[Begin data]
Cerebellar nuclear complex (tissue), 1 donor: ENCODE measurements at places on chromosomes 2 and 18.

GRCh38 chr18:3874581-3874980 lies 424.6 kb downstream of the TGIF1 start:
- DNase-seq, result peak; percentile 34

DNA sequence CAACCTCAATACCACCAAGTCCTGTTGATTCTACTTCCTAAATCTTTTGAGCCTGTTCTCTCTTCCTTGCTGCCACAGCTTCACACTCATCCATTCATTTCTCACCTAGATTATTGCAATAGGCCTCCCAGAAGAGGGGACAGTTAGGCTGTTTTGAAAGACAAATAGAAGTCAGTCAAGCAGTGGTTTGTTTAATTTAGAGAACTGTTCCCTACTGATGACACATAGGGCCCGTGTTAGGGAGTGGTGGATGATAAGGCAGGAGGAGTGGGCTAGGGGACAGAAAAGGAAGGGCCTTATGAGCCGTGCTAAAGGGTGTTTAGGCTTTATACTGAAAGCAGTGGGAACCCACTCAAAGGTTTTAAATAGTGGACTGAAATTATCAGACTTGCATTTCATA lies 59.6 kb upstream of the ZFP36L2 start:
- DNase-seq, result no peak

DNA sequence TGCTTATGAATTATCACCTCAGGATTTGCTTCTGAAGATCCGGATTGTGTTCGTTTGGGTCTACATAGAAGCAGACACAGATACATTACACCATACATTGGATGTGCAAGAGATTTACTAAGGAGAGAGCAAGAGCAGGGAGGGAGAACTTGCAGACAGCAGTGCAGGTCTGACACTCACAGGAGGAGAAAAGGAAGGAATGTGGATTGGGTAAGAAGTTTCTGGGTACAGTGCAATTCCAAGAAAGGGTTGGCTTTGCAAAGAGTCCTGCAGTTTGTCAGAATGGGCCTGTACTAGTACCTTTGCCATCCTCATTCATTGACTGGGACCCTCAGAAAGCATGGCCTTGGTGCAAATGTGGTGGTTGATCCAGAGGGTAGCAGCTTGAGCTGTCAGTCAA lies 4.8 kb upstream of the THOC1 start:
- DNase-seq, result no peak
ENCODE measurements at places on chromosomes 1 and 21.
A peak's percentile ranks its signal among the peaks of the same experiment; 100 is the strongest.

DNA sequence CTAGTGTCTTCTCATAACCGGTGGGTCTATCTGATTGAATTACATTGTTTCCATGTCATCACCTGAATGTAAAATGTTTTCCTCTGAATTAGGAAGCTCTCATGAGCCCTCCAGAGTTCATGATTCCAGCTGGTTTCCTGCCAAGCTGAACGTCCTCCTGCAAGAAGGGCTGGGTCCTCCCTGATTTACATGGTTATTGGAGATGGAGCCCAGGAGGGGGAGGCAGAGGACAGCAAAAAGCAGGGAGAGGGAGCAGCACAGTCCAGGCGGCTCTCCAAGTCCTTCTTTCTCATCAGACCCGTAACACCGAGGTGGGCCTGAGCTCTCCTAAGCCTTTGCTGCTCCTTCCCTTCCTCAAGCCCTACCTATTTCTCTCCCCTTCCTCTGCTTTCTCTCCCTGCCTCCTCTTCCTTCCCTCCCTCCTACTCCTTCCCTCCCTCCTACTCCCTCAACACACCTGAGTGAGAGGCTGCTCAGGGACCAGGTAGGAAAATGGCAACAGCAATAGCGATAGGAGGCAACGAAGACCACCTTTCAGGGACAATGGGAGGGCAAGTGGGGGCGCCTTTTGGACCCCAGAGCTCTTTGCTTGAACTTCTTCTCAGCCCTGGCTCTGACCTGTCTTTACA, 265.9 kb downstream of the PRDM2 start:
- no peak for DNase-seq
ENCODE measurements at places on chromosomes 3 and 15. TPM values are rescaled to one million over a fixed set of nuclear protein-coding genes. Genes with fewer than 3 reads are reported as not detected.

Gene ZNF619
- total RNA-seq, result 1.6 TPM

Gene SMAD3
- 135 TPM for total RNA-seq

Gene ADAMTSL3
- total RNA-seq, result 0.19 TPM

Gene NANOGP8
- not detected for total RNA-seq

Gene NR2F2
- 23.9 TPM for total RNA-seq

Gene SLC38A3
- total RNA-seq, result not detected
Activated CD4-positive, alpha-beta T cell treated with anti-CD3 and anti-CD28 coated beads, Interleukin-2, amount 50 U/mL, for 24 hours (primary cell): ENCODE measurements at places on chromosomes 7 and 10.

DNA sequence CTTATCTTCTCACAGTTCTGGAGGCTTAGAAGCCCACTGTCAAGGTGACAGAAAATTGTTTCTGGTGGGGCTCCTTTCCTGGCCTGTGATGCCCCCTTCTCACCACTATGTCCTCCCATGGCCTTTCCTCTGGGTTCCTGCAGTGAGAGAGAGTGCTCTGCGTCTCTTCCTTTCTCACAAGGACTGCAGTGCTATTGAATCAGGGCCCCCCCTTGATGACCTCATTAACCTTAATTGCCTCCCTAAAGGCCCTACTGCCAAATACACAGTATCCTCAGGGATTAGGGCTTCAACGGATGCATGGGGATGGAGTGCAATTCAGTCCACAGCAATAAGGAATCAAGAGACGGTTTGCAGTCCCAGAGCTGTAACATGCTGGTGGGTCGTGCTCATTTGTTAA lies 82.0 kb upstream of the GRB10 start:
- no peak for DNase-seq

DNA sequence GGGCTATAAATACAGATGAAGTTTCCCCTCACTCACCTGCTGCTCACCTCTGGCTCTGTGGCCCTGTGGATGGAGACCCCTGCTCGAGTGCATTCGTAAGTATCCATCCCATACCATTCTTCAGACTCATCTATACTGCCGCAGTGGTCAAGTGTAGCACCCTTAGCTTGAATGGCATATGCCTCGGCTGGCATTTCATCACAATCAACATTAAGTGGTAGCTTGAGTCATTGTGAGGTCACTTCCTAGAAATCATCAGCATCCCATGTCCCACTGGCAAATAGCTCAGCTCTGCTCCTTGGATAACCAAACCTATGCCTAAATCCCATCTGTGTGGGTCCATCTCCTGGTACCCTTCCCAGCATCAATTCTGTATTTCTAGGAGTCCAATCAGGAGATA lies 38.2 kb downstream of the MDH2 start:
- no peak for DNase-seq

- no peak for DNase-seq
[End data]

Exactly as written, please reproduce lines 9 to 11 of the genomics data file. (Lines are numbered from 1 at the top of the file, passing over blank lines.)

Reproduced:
A peak's percentile ranks its signal among the peaks of the same experiment; 100 is the strongest.

DNA sequence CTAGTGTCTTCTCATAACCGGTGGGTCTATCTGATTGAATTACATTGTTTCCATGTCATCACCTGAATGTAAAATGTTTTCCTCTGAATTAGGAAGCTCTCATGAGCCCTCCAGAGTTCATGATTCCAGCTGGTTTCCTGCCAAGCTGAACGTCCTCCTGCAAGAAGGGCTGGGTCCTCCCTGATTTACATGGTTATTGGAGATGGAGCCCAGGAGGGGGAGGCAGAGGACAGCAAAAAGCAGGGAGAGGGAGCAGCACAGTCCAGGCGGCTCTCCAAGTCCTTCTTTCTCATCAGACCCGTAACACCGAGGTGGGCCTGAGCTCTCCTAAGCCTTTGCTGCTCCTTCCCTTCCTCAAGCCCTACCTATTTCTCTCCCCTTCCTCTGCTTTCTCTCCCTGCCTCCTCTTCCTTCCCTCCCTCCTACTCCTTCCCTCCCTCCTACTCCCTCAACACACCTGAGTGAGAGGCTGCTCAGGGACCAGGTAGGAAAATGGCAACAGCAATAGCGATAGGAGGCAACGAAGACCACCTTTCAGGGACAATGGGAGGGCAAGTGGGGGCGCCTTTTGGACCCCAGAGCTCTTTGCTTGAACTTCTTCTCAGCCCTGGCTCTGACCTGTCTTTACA, 265.9 kb downstream of the PRDM2 start:
- no peak for DNase-seq